Claims News

Statistics for Fatal Farm Accidents in Ireland Highlighted in Workplace Safety Handbook

Posted on: May 6th, 2015

Statistics for fatal farm accidents in Ireland have received a special mention in a recently-released workplace safety handbook – the “Safety Representative Resource Book”.

The National Irish Safety Organisation´s “Safety Representative Resource Book” was launched last week by the Minister for Business and Employment – Ged Nash – at a joint national event to mark Workers Memorial Day Ireland.

In addition to Mr Nash and representatives of the National Irish Safety Organisation, the event to commemorate workers killed, injured or made ill by their working conditions was attended by Patricia King – General Secretary of the Irish Congress of Trade Unions – Martin O´Halloran, CEO of the Health and Safety Authority, and Danny McCoy from the business and employer association IBEC.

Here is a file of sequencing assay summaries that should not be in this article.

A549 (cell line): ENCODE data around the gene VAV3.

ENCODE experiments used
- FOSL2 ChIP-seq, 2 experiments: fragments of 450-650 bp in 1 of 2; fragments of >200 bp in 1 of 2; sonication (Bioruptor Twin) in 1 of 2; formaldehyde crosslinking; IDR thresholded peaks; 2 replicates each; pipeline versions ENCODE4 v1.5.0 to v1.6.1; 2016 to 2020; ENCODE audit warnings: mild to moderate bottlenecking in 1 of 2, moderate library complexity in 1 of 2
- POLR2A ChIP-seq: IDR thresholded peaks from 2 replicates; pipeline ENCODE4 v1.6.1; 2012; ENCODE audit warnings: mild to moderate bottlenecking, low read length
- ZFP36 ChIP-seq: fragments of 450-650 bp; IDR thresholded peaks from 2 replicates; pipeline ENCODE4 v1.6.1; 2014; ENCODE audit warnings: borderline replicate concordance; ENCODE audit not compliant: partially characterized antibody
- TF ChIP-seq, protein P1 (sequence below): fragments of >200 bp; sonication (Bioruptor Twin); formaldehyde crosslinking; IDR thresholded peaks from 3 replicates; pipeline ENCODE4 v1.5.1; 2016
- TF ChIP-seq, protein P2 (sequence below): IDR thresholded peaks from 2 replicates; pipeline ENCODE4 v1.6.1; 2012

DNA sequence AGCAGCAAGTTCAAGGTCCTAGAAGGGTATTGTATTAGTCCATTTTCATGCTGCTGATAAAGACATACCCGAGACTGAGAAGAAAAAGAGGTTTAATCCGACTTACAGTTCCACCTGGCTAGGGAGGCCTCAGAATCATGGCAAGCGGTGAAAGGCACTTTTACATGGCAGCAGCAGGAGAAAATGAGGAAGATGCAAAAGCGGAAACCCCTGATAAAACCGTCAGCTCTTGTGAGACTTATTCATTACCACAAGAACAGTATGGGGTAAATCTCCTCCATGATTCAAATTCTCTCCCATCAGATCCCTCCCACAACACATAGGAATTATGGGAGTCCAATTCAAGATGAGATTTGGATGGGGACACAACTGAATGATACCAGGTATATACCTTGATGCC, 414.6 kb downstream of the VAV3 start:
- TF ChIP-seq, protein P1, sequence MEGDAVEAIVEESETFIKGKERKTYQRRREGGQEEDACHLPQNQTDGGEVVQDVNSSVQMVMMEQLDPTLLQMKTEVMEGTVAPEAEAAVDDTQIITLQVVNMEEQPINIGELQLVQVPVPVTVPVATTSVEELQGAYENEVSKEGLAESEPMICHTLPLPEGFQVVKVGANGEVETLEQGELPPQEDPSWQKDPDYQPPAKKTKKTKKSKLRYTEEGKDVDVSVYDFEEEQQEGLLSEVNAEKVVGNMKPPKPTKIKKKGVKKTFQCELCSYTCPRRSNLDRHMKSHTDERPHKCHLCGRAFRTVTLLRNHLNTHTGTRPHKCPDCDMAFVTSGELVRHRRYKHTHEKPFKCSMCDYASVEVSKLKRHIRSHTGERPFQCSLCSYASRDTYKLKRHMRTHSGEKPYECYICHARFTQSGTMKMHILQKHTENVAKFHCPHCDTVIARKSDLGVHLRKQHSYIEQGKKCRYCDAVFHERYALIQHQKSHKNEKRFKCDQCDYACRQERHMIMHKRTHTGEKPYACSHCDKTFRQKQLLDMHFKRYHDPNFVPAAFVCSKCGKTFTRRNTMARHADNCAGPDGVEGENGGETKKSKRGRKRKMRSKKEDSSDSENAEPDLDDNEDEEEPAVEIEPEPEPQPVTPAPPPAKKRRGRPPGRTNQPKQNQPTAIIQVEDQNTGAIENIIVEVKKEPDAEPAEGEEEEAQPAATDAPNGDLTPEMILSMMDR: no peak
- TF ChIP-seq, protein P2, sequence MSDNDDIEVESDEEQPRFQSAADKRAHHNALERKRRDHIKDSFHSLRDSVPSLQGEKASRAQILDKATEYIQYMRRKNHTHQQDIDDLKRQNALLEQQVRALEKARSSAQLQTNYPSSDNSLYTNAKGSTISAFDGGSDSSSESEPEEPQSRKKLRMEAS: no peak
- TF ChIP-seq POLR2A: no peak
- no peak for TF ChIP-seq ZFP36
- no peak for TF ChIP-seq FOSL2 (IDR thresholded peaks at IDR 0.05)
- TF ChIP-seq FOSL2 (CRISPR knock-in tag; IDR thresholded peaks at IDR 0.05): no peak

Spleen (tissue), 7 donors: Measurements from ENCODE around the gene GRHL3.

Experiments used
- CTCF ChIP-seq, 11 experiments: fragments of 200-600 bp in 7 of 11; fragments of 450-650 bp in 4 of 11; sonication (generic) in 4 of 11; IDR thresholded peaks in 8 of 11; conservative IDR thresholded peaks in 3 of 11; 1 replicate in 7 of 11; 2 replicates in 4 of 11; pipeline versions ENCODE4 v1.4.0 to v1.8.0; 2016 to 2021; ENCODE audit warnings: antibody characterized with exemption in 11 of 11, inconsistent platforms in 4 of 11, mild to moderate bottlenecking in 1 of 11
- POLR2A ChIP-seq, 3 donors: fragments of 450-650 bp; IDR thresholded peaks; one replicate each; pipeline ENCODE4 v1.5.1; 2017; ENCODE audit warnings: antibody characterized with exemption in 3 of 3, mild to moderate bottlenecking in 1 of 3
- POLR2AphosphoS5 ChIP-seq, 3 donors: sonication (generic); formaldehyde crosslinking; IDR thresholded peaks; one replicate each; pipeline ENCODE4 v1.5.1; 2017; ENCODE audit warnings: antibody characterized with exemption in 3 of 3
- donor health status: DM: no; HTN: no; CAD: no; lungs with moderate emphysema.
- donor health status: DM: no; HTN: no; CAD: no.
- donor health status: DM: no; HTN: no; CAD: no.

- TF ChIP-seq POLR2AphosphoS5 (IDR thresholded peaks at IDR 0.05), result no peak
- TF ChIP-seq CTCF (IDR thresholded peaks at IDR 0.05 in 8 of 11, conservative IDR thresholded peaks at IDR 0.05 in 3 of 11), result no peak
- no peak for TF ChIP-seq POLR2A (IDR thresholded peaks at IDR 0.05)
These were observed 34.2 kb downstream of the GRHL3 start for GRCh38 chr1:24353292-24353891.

The commemorative event had a sober overtone – particularly when representatives were reminded that 253 persons had been killed in work-related accidents between 2010 and 2014, and that many thousands more had been injured or had suffered ill health. In 2014 alone there were 56 work-related deaths in total – an average of more than one a week – including five children.

Statistics for fatal farms accidents in Ireland were particularly disturbing. Thirty workers lost their lives on Irish farms last year, bringing the total of farms deaths in Ireland in the past ten years to 198. Of those 198 fatal accidents, the Safety Representative Resource Book reveals:

  • 30% of fatalities involved tractors or other farm vehicles
  • 19% of fatalities involved farm machinery
  • 13% of fatalities involved livestock
  • 11% of fatalities resulted from contact with slurry pits
  • 9% of fatalities resulted from falls from height, and
  • 7% of fatalities resulted from being hit by a falling object.

Commenting on the statistics for fatal farm accidents in Ireland, Patricia King said “no job is worth somebody´s life”. She added that “health and safety is non-negotiable” and called on workers throughout Ireland to co-operate with employers and government to prevent a repeat of the fatalities experienced in 2014.



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